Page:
In a statement Friday, the White House said Biden "nominated Laura Daniel-Davis because she has worked to conserve public lands, protect wildlife and address climate change for three decades, while prioritizing a collaborative and partnership-based approach. She is well-qualified for this position and we look forward to her moving forward in the confirmation process.''

Melissa Schwartz, a spokeswoman for Interior Secretary Deb Haaland, said Interior was “very disappointed” to learn of Manchin's opposition to Daniel-Davis after he supported her during two committee hearings and votes over the past two years.

“Laura Daniel-Davis has served this administration, as she has two others, with a dedication that we should aspire to see in every public servant,'' Schwartz said in an email. “She will continue to lead this portfolio at Interior and implement President Biden’s direction, stated consistently and clearly since Day One, with respect to carefully balancing the role that public lands and waters play as we face the climate crisis."

Daniel-Davis is one of several Biden nominees whom Manchin has opposed. Another is Gigi Sohn, who withdrew her nomination to the Federal Communications Commission after Manchin opposed her.

Manchin also voted against Daniel Werfel's nomination to lead the Internal Revenue Service. Werfel was confirmed Thursday with support from several Republicans.

Wyoming Sen. John Barrasso, the top Republican on the energy panel, hailed Manchin's latest announcement. “Laura Daniel-Davis has done everything she can to undermine American energy production. As I have said before, her nomination should be withdrawn,'' Barrasso tweeted.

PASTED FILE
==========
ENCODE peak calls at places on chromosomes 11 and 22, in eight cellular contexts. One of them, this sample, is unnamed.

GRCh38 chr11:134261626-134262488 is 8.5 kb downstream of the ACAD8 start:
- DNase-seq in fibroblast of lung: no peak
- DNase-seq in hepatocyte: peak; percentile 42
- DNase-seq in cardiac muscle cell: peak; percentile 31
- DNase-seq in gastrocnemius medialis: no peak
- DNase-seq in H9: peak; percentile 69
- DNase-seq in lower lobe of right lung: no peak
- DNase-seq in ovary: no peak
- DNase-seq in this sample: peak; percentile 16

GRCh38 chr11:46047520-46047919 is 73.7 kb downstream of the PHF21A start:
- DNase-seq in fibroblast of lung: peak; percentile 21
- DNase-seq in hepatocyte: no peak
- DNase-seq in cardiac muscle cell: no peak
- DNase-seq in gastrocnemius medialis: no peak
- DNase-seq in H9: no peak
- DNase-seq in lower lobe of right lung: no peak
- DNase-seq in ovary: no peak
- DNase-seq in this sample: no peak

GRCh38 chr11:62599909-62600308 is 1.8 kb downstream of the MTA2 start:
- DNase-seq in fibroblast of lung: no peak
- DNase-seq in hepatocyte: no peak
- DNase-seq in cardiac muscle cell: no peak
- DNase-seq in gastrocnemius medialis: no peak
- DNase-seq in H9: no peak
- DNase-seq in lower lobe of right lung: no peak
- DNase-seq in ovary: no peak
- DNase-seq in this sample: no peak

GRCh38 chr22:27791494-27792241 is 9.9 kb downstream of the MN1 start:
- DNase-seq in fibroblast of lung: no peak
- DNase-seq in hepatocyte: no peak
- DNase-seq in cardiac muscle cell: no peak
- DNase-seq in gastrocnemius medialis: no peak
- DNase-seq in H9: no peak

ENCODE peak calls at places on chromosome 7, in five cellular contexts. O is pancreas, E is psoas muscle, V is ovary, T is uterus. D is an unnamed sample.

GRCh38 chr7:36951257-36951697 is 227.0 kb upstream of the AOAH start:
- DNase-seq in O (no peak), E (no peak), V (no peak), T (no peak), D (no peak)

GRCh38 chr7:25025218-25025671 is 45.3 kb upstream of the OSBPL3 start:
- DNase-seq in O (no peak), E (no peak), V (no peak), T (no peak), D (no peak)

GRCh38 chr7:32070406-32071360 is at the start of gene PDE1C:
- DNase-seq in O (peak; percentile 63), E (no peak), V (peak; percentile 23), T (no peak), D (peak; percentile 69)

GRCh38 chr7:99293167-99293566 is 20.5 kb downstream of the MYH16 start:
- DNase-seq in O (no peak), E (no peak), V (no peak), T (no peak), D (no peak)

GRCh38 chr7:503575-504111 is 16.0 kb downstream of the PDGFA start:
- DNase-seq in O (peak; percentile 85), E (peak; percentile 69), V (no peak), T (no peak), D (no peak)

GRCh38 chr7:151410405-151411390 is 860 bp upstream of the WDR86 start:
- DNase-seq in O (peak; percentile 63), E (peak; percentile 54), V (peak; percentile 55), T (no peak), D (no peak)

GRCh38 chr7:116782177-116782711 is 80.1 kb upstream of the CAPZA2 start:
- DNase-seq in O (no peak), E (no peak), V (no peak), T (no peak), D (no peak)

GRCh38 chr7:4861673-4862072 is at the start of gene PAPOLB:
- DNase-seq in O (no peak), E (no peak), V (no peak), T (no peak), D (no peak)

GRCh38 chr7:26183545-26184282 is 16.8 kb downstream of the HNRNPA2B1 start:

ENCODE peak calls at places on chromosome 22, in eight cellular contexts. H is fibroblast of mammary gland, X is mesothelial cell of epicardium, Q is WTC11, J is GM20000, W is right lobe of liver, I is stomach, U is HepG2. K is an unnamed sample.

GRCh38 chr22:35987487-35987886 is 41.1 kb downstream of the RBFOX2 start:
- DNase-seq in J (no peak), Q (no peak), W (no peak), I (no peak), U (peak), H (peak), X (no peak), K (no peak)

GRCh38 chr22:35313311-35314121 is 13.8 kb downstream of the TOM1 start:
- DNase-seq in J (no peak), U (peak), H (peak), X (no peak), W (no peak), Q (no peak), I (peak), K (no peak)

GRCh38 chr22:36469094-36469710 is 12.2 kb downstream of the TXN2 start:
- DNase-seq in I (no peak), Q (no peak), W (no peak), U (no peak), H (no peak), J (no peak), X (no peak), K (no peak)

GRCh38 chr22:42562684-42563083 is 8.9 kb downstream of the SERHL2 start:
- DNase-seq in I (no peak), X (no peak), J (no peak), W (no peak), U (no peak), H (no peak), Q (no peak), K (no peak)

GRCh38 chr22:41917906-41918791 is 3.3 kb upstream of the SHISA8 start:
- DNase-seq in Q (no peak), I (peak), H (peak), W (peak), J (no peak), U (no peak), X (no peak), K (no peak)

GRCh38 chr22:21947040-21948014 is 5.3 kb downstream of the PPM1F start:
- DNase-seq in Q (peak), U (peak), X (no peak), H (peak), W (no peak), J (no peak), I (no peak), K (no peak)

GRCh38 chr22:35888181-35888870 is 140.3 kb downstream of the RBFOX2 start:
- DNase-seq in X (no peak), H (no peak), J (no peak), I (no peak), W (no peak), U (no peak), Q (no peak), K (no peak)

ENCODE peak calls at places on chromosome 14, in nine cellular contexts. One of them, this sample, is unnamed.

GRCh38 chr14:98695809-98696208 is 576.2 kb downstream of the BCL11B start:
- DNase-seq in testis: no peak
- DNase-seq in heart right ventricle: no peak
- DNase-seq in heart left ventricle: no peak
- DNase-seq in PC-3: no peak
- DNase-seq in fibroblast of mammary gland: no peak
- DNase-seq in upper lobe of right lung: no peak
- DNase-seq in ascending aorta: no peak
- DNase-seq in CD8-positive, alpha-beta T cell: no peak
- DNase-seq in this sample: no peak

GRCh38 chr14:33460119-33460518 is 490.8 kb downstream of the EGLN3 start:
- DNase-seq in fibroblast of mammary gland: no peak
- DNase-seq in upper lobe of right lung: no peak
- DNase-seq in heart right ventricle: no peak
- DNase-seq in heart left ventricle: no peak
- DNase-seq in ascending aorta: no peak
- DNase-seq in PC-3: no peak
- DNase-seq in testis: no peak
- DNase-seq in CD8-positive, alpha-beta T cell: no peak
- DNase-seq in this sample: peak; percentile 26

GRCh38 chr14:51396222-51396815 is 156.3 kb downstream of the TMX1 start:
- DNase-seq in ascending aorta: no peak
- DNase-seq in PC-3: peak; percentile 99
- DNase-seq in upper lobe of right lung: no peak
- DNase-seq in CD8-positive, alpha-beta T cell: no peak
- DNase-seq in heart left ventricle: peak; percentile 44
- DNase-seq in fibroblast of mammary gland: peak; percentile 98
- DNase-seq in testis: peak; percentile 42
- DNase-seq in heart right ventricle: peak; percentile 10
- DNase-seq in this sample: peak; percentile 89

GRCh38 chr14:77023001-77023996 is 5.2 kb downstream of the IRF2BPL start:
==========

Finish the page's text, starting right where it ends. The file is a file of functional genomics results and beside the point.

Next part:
But Jennifer Rokala, executive director of the liberal Center for Western Priorities, called Manchin's “flip-flop” on Daniel-Davis “baffling, hypocritical and short-sighted.'' Daniel-Davis will continue to oversee oil and gas leasing in her current role, “with or without Manchin’s support for a promotion,'' Rokala said. "But now the White House and Interior Department have no reason to keep catering to Manchin’s whims.''

In his op-ed, Manchin sharply criticized the Biden administration’s implementation of the Inflation Reduction Act, or IRA, a key climate, tax and health care bill that Manchin helped craft.

“While the Biden administration has continued to play political games and incorrectly frame the IRA as a climate change legislation, the truth is that the IRA is about securing America’s energy independence for the coming century,'' Manchin wrote.

“The Biden administration continues to ignore congressional intent on critical components of the IRA ... to illogically advance a partisan climate agenda and appease radical activists,'' Manchin added. He said the Interior and Treasury departments “have explicitly and unabashedly violated the letter of the law ... in an effort to elevate climate goals above the energy and national security of this nation."

Manchin has repeatedly slammed Treasury for issuing guidelines that allow car makers in Europe and Asia to bypass requirements that significant portions of electric-vehicle batteries be produced in North America.

“This is wrong and it must stop,'' Manchin wrote.


By MATTHEW DALY Associated Press

Categories / Energy, Environment, Government, National, Politics